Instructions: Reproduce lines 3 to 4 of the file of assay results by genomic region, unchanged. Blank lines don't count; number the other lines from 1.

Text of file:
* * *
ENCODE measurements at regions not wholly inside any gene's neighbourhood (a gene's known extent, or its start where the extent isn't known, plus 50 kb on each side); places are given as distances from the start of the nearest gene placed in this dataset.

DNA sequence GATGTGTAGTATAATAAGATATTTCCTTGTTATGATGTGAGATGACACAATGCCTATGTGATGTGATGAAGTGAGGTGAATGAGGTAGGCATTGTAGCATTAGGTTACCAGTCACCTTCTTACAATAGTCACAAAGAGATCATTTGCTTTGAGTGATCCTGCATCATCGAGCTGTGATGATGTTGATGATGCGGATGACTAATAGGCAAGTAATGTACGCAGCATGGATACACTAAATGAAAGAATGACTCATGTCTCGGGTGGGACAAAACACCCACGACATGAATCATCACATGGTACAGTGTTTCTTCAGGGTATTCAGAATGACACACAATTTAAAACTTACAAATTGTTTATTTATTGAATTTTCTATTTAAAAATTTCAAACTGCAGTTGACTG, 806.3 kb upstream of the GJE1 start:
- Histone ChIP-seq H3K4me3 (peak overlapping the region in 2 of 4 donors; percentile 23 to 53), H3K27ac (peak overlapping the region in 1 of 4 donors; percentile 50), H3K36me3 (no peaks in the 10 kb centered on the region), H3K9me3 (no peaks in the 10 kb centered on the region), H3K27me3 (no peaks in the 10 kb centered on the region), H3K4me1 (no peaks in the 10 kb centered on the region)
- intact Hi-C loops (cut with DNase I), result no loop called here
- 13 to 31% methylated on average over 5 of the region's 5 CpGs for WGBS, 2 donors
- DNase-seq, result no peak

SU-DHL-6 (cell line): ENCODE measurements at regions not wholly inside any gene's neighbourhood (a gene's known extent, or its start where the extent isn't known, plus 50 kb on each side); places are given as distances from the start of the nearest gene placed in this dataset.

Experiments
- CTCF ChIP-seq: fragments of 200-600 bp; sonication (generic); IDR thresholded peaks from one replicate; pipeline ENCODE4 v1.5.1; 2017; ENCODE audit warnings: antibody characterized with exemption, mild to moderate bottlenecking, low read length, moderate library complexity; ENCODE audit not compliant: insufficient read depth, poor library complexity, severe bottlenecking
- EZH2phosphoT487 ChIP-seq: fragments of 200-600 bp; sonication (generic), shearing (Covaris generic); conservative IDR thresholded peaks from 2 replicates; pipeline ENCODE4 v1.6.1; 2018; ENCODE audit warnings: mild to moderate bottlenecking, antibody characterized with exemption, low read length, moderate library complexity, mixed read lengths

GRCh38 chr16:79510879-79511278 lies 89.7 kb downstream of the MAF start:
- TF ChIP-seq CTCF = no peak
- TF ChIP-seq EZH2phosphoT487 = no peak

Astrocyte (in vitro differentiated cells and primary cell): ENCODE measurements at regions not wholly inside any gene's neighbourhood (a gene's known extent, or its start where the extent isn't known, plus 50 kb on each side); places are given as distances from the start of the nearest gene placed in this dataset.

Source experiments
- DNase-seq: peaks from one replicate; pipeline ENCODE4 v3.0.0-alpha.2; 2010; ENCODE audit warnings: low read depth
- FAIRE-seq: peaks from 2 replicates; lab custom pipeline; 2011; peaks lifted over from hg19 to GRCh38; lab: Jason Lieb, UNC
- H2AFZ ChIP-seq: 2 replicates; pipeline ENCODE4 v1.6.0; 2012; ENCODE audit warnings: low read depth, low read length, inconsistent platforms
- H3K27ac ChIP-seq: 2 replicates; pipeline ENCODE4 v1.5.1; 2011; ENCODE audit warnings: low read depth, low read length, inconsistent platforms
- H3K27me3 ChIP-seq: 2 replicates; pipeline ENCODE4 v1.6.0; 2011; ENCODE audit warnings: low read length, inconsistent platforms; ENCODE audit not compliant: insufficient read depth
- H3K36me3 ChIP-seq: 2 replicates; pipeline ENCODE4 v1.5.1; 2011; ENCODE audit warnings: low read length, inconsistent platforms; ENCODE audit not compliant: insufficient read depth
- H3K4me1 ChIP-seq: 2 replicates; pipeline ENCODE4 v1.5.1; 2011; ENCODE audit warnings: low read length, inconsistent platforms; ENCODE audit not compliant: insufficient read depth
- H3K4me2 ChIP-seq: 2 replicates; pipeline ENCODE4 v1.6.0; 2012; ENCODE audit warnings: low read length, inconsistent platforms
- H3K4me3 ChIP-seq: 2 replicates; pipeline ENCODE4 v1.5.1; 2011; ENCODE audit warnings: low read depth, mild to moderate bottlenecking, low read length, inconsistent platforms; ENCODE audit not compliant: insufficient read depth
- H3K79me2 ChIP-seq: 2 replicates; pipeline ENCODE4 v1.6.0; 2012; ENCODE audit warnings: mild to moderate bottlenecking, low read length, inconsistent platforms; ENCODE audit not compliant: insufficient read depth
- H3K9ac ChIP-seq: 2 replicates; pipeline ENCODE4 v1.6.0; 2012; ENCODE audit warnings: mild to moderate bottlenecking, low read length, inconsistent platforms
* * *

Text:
- Histone ChIP-seq H3K4me3 (peak overlapping the region in 2 of 4 donors; percentile 23 to 53), H3K27ac (peak overlapping the region in 1 of 4 donors; percentile 50), H3K36me3 (no peaks in the 10 kb centered on the region), H3K9me3 (no peaks in the 10 kb centered on the region), H3K27me3 (no peaks in the 10 kb centered on the region), H3K4me1 (no peaks in the 10 kb centered on the region)
- intact Hi-C loops (cut with DNase I), result no loop called here